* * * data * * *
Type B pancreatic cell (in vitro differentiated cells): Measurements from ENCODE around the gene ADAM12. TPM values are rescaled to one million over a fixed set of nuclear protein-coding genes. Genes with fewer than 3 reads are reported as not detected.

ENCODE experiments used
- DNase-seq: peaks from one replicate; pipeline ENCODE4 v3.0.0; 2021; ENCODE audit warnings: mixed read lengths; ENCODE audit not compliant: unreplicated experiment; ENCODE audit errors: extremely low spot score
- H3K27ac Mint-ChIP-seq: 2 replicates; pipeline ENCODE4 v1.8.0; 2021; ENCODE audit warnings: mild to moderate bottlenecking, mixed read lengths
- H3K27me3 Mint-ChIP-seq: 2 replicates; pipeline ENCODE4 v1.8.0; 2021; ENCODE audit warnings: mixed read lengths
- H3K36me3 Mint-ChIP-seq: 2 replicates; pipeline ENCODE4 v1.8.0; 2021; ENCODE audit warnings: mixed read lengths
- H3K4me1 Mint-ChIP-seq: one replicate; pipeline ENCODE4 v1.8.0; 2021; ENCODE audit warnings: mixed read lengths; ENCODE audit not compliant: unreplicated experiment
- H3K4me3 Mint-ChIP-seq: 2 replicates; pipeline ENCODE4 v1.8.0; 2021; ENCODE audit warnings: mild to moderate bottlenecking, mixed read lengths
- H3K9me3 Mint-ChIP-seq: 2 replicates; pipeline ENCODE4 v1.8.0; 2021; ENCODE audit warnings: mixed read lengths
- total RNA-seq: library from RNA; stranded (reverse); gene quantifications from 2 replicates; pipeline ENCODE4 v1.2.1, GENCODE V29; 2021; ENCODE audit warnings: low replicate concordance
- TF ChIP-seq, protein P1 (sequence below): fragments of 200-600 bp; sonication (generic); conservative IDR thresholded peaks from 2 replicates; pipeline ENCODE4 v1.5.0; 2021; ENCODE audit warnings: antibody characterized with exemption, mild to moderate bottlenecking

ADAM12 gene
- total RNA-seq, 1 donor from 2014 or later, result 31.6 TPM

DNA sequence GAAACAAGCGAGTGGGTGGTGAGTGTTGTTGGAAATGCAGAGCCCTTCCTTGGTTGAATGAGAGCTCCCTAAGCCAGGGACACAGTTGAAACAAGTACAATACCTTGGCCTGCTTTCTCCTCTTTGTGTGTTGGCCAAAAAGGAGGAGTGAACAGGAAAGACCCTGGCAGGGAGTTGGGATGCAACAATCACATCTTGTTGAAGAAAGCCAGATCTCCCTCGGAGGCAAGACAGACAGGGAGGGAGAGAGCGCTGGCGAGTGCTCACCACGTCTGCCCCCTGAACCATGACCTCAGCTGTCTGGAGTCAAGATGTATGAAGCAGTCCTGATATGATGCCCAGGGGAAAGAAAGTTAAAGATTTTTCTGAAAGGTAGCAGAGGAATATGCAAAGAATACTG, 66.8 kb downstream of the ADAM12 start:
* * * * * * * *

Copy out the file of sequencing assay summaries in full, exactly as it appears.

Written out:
Type B pancreatic cell (in vitro differentiated cells): Measurements from ENCODE around the gene ADAM12. TPM values are rescaled to one million over a fixed set of nuclear protein-coding genes. Genes with fewer than 3 reads are reported as not detected.

ENCODE experiments used
- DNase-seq: peaks from one replicate; pipeline ENCODE4 v3.0.0; 2021; ENCODE audit warnings: mixed read lengths; ENCODE audit not compliant: unreplicated experiment; ENCODE audit errors: extremely low spot score
- H3K27ac Mint-ChIP-seq: 2 replicates; pipeline ENCODE4 v1.8.0; 2021; ENCODE audit warnings: mild to moderate bottlenecking, mixed read lengths
- H3K27me3 Mint-ChIP-seq: 2 replicates; pipeline ENCODE4 v1.8.0; 2021; ENCODE audit warnings: mixed read lengths
- H3K36me3 Mint-ChIP-seq: 2 replicates; pipeline ENCODE4 v1.8.0; 2021; ENCODE audit warnings: mixed read lengths
- H3K4me1 Mint-ChIP-seq: one replicate; pipeline ENCODE4 v1.8.0; 2021; ENCODE audit warnings: mixed read lengths; ENCODE audit not compliant: unreplicated experiment
- H3K4me3 Mint-ChIP-seq: 2 replicates; pipeline ENCODE4 v1.8.0; 2021; ENCODE audit warnings: mild to moderate bottlenecking, mixed read lengths
- H3K9me3 Mint-ChIP-seq: 2 replicates; pipeline ENCODE4 v1.8.0; 2021; ENCODE audit warnings: mixed read lengths
- total RNA-seq: library from RNA; stranded (reverse); gene quantifications from 2 replicates; pipeline ENCODE4 v1.2.1, GENCODE V29; 2021; ENCODE audit warnings: low replicate concordance
- TF ChIP-seq, protein P1 (sequence below): fragments of 200-600 bp; sonication (generic); conservative IDR thresholded peaks from 2 replicates; pipeline ENCODE4 v1.5.0; 2021; ENCODE audit warnings: antibody characterized with exemption, mild to moderate bottlenecking

ADAM12 gene
- total RNA-seq, 1 donor from 2014 or later, result 31.6 TPM

DNA sequence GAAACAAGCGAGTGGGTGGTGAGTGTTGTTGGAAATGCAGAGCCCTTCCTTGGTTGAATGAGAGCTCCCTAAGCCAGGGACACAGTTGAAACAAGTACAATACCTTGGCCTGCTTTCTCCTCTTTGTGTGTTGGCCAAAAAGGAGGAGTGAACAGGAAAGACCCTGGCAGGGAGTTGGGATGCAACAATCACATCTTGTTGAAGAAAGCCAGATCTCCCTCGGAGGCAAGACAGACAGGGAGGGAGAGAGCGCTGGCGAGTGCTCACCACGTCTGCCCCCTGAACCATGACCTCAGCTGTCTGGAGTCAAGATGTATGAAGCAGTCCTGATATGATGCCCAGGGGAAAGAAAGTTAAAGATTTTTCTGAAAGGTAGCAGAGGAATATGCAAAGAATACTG, 66.8 kb downstream of the ADAM12 start: